{"GBX00004","Genuino MKR1000","Genuino MKR1000 has been designed to offer a practical and cost effective solution for makers seeking to add WiFi connectivity to their projects with minimal previous experience in networking. The design includes a Li-Po charging circuit that allows the Genuino MKR1000 to run on battery power or external 5V, charging the Li-Po battery while running on external power. Switching from one source to the other is done automatically.",30.99,20.99}
  };

const size_t NumberOfProducts = sizeof(Products) / sizeof(Products[0]);

void setup( void ) 
{ 
  Serial.begin( 250000 );

  for ( unsigned i=0; i < NumberOfProducts; ++i )
  {
    Serial.print( Products[i].SKU );
    Serial.write( '\t' );
    Serial.print( Products[i].ProductName );
    Serial.println();
  }
}

void loop( void ) { }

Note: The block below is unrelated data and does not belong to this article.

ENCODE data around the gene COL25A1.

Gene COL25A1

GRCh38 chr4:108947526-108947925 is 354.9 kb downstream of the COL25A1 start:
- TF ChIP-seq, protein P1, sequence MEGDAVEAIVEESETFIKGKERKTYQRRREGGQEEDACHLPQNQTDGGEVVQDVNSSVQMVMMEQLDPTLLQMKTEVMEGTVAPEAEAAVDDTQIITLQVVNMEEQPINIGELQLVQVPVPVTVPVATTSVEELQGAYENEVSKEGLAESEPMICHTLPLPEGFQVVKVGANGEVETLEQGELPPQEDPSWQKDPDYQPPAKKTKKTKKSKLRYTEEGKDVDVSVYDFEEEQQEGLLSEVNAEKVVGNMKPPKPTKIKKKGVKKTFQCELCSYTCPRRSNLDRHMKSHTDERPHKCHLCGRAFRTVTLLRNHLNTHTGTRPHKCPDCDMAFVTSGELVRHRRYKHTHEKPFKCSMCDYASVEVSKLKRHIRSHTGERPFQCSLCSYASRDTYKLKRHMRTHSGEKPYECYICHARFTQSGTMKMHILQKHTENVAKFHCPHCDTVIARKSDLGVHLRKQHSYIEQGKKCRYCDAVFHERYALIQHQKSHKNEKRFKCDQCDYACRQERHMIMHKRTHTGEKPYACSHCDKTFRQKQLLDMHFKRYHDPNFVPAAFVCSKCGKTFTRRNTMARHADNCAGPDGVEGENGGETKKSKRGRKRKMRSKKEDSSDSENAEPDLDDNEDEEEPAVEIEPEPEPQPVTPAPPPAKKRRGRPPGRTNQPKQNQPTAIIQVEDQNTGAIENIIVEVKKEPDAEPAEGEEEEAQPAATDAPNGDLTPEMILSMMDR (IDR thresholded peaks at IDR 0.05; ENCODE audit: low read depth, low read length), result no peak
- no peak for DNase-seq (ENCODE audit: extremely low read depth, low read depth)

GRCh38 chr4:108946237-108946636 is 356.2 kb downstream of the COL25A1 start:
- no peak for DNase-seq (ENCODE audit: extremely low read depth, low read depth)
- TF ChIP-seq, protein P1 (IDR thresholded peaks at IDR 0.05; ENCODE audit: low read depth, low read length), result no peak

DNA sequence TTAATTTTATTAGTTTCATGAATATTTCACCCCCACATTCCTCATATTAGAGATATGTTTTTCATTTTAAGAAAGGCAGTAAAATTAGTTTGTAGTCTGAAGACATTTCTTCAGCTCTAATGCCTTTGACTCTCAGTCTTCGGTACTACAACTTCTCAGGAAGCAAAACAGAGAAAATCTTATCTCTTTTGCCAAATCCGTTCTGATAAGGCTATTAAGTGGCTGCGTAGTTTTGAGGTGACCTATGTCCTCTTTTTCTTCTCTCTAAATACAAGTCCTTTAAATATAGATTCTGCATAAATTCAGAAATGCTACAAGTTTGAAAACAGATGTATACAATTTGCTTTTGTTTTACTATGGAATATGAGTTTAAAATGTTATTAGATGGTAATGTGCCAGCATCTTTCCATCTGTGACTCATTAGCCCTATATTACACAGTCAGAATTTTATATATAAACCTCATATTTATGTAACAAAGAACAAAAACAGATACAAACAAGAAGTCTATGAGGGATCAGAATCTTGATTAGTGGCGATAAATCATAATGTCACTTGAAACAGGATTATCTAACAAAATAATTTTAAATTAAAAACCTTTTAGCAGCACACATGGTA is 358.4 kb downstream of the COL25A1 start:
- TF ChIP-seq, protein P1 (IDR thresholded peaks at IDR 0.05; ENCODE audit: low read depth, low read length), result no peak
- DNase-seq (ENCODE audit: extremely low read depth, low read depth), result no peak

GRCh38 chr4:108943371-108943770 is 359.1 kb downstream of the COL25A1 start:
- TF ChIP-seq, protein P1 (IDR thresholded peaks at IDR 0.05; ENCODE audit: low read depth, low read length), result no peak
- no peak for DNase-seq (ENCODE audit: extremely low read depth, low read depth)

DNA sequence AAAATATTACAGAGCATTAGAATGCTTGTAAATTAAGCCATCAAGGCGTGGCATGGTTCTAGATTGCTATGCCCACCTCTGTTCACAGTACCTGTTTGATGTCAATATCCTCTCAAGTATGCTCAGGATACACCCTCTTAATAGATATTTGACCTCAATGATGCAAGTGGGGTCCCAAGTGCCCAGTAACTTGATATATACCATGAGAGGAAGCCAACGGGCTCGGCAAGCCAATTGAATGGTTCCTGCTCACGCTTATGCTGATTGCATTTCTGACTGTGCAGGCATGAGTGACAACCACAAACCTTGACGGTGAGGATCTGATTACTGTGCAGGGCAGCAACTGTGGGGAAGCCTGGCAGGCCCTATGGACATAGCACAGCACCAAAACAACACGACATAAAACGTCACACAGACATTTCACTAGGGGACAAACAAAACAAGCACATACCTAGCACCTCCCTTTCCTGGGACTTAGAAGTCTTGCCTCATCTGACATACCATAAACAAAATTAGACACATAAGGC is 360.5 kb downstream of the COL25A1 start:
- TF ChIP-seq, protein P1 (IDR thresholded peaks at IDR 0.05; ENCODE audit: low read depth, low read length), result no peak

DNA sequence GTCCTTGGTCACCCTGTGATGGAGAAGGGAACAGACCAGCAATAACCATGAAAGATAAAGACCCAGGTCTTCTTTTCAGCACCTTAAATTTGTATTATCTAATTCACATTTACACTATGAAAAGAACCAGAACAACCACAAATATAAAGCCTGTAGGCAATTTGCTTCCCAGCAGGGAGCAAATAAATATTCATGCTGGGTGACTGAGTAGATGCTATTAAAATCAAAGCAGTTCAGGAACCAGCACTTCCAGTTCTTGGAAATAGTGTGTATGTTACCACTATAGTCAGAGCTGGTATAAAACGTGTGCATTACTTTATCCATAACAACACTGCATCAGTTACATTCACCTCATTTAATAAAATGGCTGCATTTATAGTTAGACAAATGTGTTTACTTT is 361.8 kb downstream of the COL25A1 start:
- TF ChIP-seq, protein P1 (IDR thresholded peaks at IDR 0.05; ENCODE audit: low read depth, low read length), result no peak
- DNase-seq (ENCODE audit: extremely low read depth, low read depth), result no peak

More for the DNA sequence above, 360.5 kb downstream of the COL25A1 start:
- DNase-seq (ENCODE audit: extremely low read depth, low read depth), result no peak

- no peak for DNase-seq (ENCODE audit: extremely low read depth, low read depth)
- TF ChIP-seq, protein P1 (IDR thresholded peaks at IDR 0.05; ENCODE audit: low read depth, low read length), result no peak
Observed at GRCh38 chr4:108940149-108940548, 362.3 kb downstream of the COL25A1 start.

Serial.println(sizeof(Product) / sizeof(ProductData));

sizeof operator

@Coding Badly
Without wanting to derail the thread, what happens if one declares an empty array (not very useful but possibly while playing / testing) and one uses your approach?

ProductData Products[] =
{
};

Tested it and it does not (seem) to crash. Why does it return 14 (which is indeed the size) if there is no Product[0]?

sizeof does not require storage. It only requires datatype. The datatype of Products[0] is the same as the datatype of Products[1478552] which is the same as the datatype of ProductData. Obviously, the second cannot possibly have storage on an AVR processor. But, the compiler does not care. It is only interested in datatype.